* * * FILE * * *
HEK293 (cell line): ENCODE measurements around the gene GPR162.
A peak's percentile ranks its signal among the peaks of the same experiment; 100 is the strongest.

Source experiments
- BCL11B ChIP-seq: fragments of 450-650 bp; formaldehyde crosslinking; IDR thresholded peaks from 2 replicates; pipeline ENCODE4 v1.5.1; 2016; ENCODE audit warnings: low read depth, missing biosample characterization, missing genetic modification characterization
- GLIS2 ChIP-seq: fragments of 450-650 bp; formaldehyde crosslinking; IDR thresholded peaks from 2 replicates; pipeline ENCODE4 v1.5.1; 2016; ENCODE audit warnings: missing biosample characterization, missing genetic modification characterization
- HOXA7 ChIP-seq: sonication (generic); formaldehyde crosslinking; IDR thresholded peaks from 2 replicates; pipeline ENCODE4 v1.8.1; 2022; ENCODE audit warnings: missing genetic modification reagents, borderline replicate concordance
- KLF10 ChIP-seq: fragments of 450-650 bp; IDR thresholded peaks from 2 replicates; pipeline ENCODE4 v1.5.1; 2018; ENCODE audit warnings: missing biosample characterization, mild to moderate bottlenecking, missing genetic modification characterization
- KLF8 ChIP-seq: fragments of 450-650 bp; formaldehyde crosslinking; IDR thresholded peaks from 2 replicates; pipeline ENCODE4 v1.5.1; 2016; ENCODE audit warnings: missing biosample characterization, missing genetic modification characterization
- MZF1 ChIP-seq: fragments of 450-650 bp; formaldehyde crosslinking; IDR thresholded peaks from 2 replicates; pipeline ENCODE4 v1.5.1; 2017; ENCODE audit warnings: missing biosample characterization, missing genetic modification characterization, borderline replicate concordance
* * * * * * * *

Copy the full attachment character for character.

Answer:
HEK293 (cell line): ENCODE measurements around the gene GPR162.
A peak's percentile ranks its signal among the peaks of the same experiment; 100 is the strongest.

Source experiments
- BCL11B ChIP-seq: fragments of 450-650 bp; formaldehyde crosslinking; IDR thresholded peaks from 2 replicates; pipeline ENCODE4 v1.5.1; 2016; ENCODE audit warnings: low read depth, missing biosample characterization, missing genetic modification characterization
- GLIS2 ChIP-seq: fragments of 450-650 bp; formaldehyde crosslinking; IDR thresholded peaks from 2 replicates; pipeline ENCODE4 v1.5.1; 2016; ENCODE audit warnings: missing biosample characterization, missing genetic modification characterization
- HOXA7 ChIP-seq: sonication (generic); formaldehyde crosslinking; IDR thresholded peaks from 2 replicates; pipeline ENCODE4 v1.8.1; 2022; ENCODE audit warnings: missing genetic modification reagents, borderline replicate concordance
- KLF10 ChIP-seq: fragments of 450-650 bp; IDR thresholded peaks from 2 replicates; pipeline ENCODE4 v1.5.1; 2018; ENCODE audit warnings: missing biosample characterization, mild to moderate bottlenecking, missing genetic modification characterization
- KLF8 ChIP-seq: fragments of 450-650 bp; formaldehyde crosslinking; IDR thresholded peaks from 2 replicates; pipeline ENCODE4 v1.5.1; 2016; ENCODE audit warnings: missing biosample characterization, missing genetic modification characterization
- MZF1 ChIP-seq: fragments of 450-650 bp; formaldehyde crosslinking; IDR thresholded peaks from 2 replicates; pipeline ENCODE4 v1.5.1; 2017; ENCODE audit warnings: missing biosample characterization, missing genetic modification characterization, borderline replicate concordance